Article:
“I thought libertarians were for personal freedom!” I said angrily to the security guard, pointing a finger in his face.
“We are,” he replied. “But our bigger objection is to the federal government’s interference with the state’s right to discriminate.”
I realized that the harassed visitor was the only non-white face I’d seen in the park. I approached him and asked him if he had noticed it too.
“Oh, yes,” he answered. “My black relatives and friends are all dismissive of the libertarians. They insist that if the libertarians had been in charge of the government, we never would have gotten civil rights legislation passed. States would still be allowed to discriminate in education, housing and employment. Children born into poor families would be at an even greater disadvantage than they are now.”
“But you don’t think so?” I asked.
“Hell, I don’t care,” he said. “I’m rich!”
We took in a few minutes of the daily Main Street Parade. Several of the floats were spectacular, especially the Free Will Diorama, but the one dedicated to Objectivism seemed a little ponderous. I’d prefer a lighter touch.
One of the most popular rides in the park is the Federal Budget Roller Coaster. Each rider is given a sword and as you swoop down and around different displays representing part of the massive Federal budget, you are encouraged to “slash the government.” The rider who slashes the most is given a prize. The challenge is that your opportunity to slash each section is brief, and the coaster moves so rapidly that your slashes can end up being indiscriminate.
As we rolled past a series of wall “cabinets,” I knocked down the one marked “Education,” but I also unintentionally demolished the one marked “Defense.” (My bad.) In her haste to slash “Social Programs,” Sandra inadvertently decapitated the animatronic “Poor Person.” I was also frustrated by my inability to slash “Foreign Aid;” it turned out to be a smaller target than I had hoped. Needless to say, I didn’t win. I’ll have to work on my ninja skills for my next visit.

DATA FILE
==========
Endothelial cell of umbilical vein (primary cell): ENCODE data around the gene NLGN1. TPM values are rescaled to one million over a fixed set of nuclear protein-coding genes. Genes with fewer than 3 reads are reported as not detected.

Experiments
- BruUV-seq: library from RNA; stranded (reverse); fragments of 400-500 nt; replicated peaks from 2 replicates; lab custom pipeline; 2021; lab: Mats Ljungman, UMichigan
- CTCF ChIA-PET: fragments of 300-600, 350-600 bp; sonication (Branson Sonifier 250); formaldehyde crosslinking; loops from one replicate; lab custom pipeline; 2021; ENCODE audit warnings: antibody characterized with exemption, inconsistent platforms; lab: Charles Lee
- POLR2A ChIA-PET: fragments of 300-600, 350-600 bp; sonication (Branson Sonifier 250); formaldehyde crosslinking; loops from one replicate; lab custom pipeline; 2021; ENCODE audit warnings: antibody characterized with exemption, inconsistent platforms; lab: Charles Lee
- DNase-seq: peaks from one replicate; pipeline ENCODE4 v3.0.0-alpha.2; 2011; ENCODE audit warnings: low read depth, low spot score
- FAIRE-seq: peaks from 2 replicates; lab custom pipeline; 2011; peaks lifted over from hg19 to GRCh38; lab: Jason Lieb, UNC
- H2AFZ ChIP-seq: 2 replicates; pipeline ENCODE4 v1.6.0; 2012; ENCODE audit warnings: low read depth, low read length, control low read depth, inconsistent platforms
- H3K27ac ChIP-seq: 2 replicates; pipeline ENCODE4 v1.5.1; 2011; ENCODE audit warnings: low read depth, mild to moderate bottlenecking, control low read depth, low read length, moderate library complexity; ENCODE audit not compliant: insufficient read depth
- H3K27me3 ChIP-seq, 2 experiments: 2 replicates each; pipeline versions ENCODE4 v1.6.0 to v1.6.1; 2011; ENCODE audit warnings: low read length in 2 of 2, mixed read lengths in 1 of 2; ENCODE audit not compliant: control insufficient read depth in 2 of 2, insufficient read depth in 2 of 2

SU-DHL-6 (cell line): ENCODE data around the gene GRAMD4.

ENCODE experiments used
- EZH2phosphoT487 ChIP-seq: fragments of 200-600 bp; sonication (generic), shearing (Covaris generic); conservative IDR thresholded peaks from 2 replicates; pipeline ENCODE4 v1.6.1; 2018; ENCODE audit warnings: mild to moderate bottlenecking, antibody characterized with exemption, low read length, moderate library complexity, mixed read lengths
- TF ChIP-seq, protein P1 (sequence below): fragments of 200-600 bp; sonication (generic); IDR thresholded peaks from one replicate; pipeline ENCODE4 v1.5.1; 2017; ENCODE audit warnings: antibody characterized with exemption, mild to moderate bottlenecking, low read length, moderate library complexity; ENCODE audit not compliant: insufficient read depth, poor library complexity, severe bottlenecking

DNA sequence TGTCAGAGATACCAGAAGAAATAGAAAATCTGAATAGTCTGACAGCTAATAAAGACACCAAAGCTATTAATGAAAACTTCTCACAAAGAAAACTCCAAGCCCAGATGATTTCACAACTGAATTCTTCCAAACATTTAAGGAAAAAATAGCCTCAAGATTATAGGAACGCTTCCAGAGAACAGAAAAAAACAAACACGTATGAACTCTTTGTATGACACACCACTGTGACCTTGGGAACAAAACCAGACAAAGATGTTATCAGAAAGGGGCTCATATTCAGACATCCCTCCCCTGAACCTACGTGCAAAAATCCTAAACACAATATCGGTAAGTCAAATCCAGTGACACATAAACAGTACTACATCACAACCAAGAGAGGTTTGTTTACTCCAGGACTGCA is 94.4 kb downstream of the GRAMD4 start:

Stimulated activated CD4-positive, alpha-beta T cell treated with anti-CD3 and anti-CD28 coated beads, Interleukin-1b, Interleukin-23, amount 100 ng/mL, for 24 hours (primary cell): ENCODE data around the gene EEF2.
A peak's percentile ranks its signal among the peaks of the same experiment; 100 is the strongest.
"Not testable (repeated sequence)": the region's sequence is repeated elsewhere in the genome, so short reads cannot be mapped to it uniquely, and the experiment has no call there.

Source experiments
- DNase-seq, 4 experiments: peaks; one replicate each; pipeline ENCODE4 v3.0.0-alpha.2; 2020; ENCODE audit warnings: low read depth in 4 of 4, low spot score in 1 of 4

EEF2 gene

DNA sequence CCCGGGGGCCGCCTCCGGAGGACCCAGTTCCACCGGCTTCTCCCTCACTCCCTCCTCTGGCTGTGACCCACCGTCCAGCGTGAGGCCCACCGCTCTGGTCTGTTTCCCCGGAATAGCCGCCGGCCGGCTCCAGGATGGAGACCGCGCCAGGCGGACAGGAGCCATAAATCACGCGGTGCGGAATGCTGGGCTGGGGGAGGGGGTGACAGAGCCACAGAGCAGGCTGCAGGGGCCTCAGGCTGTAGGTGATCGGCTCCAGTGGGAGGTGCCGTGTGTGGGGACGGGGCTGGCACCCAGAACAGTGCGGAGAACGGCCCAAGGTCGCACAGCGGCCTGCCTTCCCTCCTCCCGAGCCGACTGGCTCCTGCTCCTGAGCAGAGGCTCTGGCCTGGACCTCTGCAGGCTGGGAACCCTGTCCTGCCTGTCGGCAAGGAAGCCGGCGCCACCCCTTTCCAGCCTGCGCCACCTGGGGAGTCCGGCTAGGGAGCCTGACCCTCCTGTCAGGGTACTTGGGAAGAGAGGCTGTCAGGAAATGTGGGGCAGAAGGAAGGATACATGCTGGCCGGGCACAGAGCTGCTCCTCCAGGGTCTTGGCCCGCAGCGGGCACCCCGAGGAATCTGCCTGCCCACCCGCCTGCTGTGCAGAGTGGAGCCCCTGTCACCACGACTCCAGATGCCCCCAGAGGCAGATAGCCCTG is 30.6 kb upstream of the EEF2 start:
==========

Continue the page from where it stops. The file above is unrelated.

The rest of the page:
We bypassed the Legalize Drugs section; pot smoking triggers Sandra’s asthma. The crowd there was the largest in the park – a lot of them seemed to be blitzed – and we realized the Rand World creators were wise to put it near the exit. If visitors came here first, they’d never circulate to enjoy the rest of the park’s offerings. I did enjoy one slacker’s T-shirt which read, “A libertarian is a conservative who smokes pot.”
Finally, we reached the last – but certainly not least – section of the park when we entered the Nanny-Free State, where visitors can ignore the nagging of the do-gooders and the health Nazis. Sandra and I rode motorcycles without helmets on Gary Busey Avenue, and it was exhilarating to feel the wind against our faces, though it also made the rest of the afternoon a “bad hair day” for Sandra. Park employees perform the roles of nags, and visitors are encouraged to retaliate. Sandra gleefully shoved a bacon cheeseburger down a vegan’s throat, while I forced the “Surgeon-General” to smoke an unfiltered cigarette.
On our way out, we stopped in the Ayn Rand World gift shop, which offered an impressive array of tchotchkes. We bought a pop-up book of Atlas Shrugged, so we can indoctrinate our future children on the importance of thinking for oneself, and a bumper sticker that read, “Sex With a Libertarian is the Gold Standard.” Which reminds me: their gift shop is the only place I’ve seen that allows you to pay not just with cash or credit, but with gold.
Sandra and I drove back to our hotel, exhausted but also informed and empowered. We’ll need a good night’s sleep tonight because tomorrow we will fly back to the real world and I’ll return to my job at the bank. After all, those houses aren’t going to foreclose themselves!
(From my book, “Send In the Clown Car”)